The Duke and Duchess of Sussex are taking a stand: a stand against “unnamed sources.” Unnamed sources are a huge industry in royal reporting, especially in the British media, but American media uses unnamed sources widely for political, entertainment and royal reporting. There are dozens of royal stories every day where anonymous “palace insiders” or “friends of the couple” or “former staffers” talk sh-t about various royals. Sometimes the unnamed sources are part and parcel of various embiggening campaigns, or part of some palace strategy to get a certain story out without fingerprints. But Harry and Meghan want their fans to know that they shouldn’t believe anything unless it comes from them or their spokesperson or some named employee with Archewell. From the Telegraph:
Only the official communications team at Archewell will comment – or not – on any stories concerning the couple. It is a time-honoured tradition in journalism, used to convey anything from a government spokesman talking off-record to, in some unethical quarters, made-up quotes.
But unnamed “sources” will no longer speak for the Duke and Duchess of Sussex, their team have promised.
The Sussexes’ communications team at Archewell will speak on the record or not at all, as fans of the couple are warned to pay no heed to mystery “sources” claiming to talk for them in the press.
It follows the couple’s campaign against sections of the media, which the Duchess has criticised as a “model that rewards chaos above truth”. The Duke, who has a job at the Aspen Institute’s Commission on Information Disorder, has similarly condemned the “avalanche of misinformation” to be found online.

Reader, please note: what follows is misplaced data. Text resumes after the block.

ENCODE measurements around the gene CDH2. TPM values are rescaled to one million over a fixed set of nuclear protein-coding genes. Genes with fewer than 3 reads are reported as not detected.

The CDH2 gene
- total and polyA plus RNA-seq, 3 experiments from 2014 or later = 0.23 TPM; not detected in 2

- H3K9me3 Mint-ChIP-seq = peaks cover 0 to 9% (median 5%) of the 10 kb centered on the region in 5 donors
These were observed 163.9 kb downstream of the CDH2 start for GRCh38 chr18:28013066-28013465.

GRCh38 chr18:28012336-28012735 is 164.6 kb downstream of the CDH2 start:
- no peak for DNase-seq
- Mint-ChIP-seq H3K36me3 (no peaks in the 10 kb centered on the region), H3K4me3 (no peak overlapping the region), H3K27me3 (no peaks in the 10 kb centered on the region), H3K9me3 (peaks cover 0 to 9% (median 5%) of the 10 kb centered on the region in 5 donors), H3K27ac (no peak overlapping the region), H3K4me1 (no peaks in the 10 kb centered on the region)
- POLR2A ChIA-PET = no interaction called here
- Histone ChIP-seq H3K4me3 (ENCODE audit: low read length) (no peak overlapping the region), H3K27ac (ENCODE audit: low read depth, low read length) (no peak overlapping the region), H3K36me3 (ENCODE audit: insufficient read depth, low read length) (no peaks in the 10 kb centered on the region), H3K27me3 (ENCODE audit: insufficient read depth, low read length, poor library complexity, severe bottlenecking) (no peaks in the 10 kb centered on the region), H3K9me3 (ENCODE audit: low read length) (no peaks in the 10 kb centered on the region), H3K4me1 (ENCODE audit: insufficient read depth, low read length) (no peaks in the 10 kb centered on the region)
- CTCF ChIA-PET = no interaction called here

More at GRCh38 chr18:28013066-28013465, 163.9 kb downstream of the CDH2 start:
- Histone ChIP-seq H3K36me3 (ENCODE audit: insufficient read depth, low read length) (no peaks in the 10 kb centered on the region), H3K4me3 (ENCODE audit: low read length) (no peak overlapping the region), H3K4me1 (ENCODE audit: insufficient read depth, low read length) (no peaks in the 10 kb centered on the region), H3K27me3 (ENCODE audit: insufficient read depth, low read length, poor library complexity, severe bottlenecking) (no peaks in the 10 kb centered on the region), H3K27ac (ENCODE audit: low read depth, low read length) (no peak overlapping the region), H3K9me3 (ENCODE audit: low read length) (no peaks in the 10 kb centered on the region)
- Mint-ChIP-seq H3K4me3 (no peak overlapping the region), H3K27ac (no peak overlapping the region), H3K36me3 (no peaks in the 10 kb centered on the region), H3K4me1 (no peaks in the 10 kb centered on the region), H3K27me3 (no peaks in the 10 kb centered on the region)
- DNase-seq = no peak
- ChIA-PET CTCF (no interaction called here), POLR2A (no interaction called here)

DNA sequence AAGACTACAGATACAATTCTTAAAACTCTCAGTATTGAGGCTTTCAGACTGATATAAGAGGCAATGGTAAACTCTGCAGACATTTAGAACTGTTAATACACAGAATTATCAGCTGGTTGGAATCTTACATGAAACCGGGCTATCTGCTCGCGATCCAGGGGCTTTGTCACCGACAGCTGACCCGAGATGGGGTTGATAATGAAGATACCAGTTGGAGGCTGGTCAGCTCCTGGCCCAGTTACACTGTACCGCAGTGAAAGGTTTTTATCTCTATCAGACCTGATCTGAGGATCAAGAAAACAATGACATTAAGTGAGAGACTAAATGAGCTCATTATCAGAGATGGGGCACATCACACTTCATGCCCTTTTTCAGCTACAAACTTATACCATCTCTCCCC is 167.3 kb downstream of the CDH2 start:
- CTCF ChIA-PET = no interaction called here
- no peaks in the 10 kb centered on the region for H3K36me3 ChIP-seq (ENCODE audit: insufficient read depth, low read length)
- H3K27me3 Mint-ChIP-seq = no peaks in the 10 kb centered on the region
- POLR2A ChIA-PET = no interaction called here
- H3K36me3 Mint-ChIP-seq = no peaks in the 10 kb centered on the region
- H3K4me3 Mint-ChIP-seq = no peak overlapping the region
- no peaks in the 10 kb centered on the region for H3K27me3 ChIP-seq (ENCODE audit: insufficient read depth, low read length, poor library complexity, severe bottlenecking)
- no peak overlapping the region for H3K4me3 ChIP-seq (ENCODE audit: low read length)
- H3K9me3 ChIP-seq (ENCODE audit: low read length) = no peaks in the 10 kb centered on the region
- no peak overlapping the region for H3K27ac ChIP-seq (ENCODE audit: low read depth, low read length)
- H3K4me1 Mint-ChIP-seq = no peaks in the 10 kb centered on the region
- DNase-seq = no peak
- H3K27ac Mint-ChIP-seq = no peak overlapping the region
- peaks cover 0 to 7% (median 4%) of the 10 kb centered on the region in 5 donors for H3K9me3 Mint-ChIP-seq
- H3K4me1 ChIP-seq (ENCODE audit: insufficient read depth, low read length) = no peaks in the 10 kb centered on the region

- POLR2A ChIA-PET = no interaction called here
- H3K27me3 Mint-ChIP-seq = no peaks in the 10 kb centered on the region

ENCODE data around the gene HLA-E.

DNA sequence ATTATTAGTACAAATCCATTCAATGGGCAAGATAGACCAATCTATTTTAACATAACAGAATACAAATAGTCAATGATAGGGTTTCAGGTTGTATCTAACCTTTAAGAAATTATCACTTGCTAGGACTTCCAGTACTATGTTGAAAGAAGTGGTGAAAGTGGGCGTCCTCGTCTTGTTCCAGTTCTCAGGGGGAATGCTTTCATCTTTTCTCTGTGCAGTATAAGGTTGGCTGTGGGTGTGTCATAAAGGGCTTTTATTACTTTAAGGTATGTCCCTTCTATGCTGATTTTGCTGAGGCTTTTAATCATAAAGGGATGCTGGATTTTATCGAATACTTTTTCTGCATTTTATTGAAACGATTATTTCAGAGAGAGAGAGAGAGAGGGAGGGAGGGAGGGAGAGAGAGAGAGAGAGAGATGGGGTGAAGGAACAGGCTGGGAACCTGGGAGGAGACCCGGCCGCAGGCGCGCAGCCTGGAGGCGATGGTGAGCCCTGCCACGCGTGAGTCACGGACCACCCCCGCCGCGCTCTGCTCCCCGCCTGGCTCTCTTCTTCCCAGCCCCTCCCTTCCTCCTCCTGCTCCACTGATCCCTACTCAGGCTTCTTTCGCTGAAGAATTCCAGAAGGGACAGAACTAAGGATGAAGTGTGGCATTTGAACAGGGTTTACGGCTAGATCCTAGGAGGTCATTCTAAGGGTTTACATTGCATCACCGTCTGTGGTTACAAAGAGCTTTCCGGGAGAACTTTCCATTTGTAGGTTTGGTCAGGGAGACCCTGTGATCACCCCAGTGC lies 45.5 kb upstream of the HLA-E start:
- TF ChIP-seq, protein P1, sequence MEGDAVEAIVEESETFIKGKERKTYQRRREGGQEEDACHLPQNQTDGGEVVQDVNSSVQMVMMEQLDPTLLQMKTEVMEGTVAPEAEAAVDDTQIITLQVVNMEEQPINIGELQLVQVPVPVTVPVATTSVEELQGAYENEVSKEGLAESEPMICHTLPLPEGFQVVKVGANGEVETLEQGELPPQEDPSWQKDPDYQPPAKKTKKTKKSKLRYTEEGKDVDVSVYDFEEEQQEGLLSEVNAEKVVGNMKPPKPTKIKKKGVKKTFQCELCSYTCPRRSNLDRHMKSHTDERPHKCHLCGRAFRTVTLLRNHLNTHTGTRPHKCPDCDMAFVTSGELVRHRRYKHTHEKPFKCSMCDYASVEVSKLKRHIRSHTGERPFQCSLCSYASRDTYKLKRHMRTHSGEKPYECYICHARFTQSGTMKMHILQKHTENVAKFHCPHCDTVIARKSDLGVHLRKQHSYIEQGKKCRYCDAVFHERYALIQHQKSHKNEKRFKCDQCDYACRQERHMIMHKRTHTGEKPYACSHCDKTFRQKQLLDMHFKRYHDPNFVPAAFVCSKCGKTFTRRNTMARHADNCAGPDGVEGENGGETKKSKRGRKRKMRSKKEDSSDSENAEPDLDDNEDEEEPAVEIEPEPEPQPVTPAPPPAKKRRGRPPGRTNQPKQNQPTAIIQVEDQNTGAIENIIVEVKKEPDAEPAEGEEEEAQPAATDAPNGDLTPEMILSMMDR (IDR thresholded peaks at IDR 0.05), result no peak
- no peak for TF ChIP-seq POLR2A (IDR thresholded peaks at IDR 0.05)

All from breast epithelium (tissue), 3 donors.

The move is aimed at boosting media literacy, making clear to followers of the Sussexes when stories are true, confirmed by a spokesman, and when they are not authorised by Team Sussex. It will require a marked difference in reporting, particularly in the United States, where flattering comments about celebrities from unnamed sources are common in even upmarket showbiz magazines.
[From The Telegraph]
The Telegraph seems to be taking a swipe at American media outlets like People Magazine and Us Weekly. I understand that, because that was one of my first thoughts too: People Magazine especially has run many flattering stories about the Sussexes and those stories almost always include quotes from an “unnamed friend” or “a source close to the couple.” But let’s face it, the British media is a much worse perpetrator of unnamed-source journalism. The overwhelming majority of all royal stories are based on unnamed-source quotes in British media. Anyway, I’m curious how this pans out. Anon sources will still speak, but they won’t need to pretend they’re speaking “for” Harry and Meghan.
Photos courtesy of Avalon Red.